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Getting Things Done: The Good Parts

Getting Things Done: The Good Parts

I’ve finished the Getting Things Done book a few weeks ago and wanted to write up a bit about it, as a summary of all the great big ideas I’ve found in that book.

Stop the juggling

It often happens that we get a lot of thoughts about plenty of things we’d like to do later along the day. Call X. Buy Y. Think about Z. The most common reaction to this flow of ideas is to say “alright, I’ll do it later, but I really must not forget about it”. That’s the best way to actually forget about this thing, to be stressed and to feel like we should spend all our time doing it, right now.

I really liked a metaphor I’ve read from the free version of the Passion Planner, which was about juggling balls. If you have one or two in your hands, it’s rather easy. With three balls, it gets a bit challenging, but you can handle that within a few hours. Four, five, six balls, you really need to practice before achieving it flowlessly. Seven and more? It sounds undoable to most of us, while we actually still try to do it. How mad is that?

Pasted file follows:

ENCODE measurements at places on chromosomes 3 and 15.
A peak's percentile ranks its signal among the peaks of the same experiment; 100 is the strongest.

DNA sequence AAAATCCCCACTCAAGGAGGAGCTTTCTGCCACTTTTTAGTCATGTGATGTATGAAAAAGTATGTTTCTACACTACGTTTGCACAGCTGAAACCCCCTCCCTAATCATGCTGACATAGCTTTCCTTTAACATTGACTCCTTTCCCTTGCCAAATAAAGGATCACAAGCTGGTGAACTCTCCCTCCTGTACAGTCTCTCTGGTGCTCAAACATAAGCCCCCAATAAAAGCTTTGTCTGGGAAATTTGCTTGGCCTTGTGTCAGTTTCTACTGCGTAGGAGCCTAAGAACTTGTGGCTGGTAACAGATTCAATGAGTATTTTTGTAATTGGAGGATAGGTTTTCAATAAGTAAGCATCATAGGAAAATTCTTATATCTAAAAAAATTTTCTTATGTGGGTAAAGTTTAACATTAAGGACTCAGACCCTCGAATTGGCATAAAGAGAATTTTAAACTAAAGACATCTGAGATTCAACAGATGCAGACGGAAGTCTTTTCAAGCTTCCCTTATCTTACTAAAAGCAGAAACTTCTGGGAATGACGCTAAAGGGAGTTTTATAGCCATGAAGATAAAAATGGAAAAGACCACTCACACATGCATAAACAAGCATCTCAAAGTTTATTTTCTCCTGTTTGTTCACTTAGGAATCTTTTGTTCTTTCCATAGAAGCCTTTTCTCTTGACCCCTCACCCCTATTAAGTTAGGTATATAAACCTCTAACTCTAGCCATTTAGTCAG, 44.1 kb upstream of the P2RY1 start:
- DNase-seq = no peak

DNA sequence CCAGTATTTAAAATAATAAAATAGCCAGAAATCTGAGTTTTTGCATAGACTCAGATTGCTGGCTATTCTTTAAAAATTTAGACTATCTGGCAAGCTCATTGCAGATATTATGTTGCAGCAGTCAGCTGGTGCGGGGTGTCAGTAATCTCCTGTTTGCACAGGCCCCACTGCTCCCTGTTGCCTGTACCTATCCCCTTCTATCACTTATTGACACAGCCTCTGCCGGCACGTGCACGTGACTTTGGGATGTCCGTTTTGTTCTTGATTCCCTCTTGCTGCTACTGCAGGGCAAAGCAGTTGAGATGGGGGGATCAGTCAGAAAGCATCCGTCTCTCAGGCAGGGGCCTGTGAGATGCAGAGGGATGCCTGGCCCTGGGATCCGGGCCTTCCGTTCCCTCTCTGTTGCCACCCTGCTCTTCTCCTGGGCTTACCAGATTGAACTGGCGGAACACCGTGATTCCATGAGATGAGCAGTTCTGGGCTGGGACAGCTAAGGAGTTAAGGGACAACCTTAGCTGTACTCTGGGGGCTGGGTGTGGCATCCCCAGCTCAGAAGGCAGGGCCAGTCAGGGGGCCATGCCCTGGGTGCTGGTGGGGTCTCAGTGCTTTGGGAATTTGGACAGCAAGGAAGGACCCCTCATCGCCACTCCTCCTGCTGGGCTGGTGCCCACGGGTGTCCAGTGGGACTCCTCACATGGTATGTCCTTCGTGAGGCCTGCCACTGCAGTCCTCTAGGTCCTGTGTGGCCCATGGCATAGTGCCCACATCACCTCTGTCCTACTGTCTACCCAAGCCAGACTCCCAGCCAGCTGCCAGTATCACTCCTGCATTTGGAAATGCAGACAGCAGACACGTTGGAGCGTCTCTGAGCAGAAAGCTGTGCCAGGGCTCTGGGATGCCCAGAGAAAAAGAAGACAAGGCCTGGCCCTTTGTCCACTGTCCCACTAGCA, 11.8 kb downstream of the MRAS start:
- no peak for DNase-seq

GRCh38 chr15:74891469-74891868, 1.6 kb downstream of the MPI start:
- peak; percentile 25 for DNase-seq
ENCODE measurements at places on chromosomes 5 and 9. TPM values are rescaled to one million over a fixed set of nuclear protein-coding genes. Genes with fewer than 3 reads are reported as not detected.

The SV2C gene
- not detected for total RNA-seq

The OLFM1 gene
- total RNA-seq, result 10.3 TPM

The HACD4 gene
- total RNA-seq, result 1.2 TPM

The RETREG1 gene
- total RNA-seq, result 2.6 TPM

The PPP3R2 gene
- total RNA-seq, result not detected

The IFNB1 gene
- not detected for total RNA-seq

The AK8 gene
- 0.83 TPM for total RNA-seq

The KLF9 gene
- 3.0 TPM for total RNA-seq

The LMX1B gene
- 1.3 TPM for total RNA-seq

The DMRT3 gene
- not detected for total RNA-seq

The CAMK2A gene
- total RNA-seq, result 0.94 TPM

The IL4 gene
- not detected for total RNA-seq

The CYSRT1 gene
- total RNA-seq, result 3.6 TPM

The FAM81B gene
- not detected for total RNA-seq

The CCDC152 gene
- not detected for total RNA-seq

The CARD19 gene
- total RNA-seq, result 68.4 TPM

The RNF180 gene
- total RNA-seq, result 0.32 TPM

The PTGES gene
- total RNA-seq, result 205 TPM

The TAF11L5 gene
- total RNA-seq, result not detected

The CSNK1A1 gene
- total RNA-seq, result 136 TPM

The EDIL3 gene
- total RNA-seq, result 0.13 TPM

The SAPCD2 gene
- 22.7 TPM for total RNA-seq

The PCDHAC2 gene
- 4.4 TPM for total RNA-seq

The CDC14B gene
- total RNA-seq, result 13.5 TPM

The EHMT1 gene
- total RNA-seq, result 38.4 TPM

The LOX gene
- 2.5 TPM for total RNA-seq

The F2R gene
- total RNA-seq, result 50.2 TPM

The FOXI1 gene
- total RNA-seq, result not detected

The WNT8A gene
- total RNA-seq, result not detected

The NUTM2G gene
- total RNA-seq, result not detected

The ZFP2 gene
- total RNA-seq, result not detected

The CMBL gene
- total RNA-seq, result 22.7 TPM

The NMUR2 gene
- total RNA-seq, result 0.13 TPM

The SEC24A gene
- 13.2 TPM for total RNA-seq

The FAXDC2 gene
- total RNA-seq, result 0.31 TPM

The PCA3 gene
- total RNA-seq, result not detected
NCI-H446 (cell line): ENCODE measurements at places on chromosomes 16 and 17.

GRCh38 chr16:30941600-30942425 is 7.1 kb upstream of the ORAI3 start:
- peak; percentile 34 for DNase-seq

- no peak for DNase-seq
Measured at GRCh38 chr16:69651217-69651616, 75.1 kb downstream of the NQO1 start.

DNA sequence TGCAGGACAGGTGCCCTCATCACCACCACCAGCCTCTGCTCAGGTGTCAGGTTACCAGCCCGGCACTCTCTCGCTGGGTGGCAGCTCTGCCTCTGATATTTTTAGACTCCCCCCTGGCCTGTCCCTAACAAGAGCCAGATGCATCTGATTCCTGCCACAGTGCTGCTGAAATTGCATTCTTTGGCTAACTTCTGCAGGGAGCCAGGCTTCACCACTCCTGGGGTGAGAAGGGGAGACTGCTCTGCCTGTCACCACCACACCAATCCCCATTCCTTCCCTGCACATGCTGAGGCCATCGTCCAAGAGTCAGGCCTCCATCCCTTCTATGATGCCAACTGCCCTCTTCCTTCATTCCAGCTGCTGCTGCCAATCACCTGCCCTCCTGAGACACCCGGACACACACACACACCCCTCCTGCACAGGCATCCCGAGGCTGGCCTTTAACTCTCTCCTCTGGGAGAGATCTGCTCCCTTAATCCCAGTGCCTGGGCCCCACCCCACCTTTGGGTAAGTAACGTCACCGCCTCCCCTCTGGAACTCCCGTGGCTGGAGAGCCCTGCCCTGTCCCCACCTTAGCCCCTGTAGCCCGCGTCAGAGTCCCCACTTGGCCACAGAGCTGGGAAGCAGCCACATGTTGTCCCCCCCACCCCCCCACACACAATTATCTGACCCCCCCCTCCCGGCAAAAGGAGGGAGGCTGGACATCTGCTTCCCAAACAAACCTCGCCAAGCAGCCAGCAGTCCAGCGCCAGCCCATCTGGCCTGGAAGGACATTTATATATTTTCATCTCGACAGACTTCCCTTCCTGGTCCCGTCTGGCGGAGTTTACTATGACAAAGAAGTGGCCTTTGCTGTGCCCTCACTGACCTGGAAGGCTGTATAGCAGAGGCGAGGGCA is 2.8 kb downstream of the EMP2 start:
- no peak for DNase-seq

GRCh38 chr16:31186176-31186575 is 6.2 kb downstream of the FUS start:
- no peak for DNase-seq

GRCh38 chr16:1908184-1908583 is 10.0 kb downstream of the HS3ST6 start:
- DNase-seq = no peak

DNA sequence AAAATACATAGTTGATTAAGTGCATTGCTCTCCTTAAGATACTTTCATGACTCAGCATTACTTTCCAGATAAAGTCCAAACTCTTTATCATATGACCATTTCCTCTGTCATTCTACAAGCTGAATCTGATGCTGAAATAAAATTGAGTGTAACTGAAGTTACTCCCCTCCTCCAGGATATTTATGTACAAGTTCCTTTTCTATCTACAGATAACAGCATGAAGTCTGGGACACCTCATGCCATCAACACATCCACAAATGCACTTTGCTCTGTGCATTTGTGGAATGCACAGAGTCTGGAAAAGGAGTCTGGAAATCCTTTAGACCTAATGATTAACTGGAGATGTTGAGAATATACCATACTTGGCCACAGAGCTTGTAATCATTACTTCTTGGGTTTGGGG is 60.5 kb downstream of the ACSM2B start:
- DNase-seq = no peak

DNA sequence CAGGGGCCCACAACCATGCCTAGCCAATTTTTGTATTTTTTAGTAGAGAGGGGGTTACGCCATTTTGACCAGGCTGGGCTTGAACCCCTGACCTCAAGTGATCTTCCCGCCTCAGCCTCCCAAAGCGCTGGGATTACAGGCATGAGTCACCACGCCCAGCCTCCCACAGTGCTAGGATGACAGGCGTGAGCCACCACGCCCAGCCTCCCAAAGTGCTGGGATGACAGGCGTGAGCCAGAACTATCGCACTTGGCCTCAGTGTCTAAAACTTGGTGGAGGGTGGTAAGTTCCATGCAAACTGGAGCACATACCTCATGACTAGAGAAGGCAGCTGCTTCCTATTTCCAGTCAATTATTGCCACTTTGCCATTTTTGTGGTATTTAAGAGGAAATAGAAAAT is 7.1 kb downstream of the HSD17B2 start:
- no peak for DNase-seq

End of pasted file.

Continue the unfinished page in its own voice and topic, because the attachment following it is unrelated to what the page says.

The same thing happens with all the thoughts you have in your head. Remembering about one or two works fine, but beyond, it’s both stressing and challenging. The solution is quite easy, though: whenever you get distracted by a thought, note it down on a piece of paper, any post-it or todo-list software and get back to it later. It works fine to have an inbox list that receives all these ideas, without more pondering or organisation.

You can get to classify these things later, at some specific times and quite regularily (e.g. at the end of the hour, day, or week, depending on your production rate :-)).

Be reminded

Some tasks have to be done at specific dates, or can’t be done right now, or aren’t urgent right now, or have to be done by other people. Forget about them, until you can’t forget about them anymore. For that purpose, using any agenda software works like a charm: add a due date or a reminder to a task you have to do later, to be sure to not forget about it.

For tasks that are beyond your control (because they need actions from somebody else), estimate how much time you’re willing to wait before you should try to get things moving forward and contact back the person who’s in charge. When you’re not sure about how much, ask the task’s owner when you should get back to them. It gives a feeling of professionalism and it gives you a date for the reminder to set in your agenda software.